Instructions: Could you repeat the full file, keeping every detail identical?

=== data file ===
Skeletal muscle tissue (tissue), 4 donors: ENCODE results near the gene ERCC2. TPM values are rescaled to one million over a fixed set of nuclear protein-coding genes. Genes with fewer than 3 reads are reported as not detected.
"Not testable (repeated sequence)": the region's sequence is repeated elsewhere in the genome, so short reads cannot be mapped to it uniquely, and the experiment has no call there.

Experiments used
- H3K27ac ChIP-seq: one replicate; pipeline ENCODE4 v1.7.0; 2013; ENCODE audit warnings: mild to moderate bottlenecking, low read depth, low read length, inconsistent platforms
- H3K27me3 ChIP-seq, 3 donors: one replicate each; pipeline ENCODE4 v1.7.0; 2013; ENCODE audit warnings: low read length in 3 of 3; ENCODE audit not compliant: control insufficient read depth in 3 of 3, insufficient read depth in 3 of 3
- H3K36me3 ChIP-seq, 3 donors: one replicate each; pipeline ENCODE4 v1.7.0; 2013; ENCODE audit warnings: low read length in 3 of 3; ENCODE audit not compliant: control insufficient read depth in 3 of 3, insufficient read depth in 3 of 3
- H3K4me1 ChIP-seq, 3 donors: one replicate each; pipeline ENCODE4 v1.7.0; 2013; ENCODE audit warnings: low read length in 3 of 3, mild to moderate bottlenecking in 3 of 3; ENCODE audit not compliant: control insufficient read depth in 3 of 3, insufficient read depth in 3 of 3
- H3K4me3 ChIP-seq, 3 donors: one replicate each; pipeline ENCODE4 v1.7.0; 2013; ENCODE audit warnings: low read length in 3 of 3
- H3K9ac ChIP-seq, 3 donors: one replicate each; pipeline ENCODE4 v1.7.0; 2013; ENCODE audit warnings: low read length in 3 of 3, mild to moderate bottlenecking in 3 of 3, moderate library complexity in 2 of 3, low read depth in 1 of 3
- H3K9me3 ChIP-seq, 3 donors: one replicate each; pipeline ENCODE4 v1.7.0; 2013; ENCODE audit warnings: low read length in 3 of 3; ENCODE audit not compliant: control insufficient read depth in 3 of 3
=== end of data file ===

Skeletal muscle tissue (tissue), 4 donors: ENCODE results near the gene ERCC2. TPM values are rescaled to one million over a fixed set of nuclear protein-coding genes. Genes with fewer than 3 reads are reported as not detected.
"Not testable (repeated sequence)": the region's sequence is repeated elsewhere in the genome, so short reads cannot be mapped to it uniquely, and the experiment has no call there.

Experiments used
- H3K27ac ChIP-seq: one replicate; pipeline ENCODE4 v1.7.0; 2013; ENCODE audit warnings: mild to moderate bottlenecking, low read depth, low read length, inconsistent platforms
- H3K27me3 ChIP-seq, 3 donors: one replicate each; pipeline ENCODE4 v1.7.0; 2013; ENCODE audit warnings: low read length in 3 of 3; ENCODE audit not compliant: control insufficient read depth in 3 of 3, insufficient read depth in 3 of 3
- H3K36me3 ChIP-seq, 3 donors: one replicate each; pipeline ENCODE4 v1.7.0; 2013; ENCODE audit warnings: low read length in 3 of 3; ENCODE audit not compliant: control insufficient read depth in 3 of 3, insufficient read depth in 3 of 3
- H3K4me1 ChIP-seq, 3 donors: one replicate each; pipeline ENCODE4 v1.7.0; 2013; ENCODE audit warnings: low read length in 3 of 3, mild to moderate bottlenecking in 3 of 3; ENCODE audit not compliant: control insufficient read depth in 3 of 3, insufficient read depth in 3 of 3
- H3K4me3 ChIP-seq, 3 donors: one replicate each; pipeline ENCODE4 v1.7.0; 2013; ENCODE audit warnings: low read length in 3 of 3
- H3K9ac ChIP-seq, 3 donors: one replicate each; pipeline ENCODE4 v1.7.0; 2013; ENCODE audit warnings: low read length in 3 of 3, mild to moderate bottlenecking in 3 of 3, moderate library complexity in 2 of 3, low read depth in 1 of 3
- H3K9me3 ChIP-seq, 3 donors: one replicate each; pipeline ENCODE4 v1.7.0; 2013; ENCODE audit warnings: low read length in 3 of 3; ENCODE audit not compliant: control insufficient read depth in 3 of 3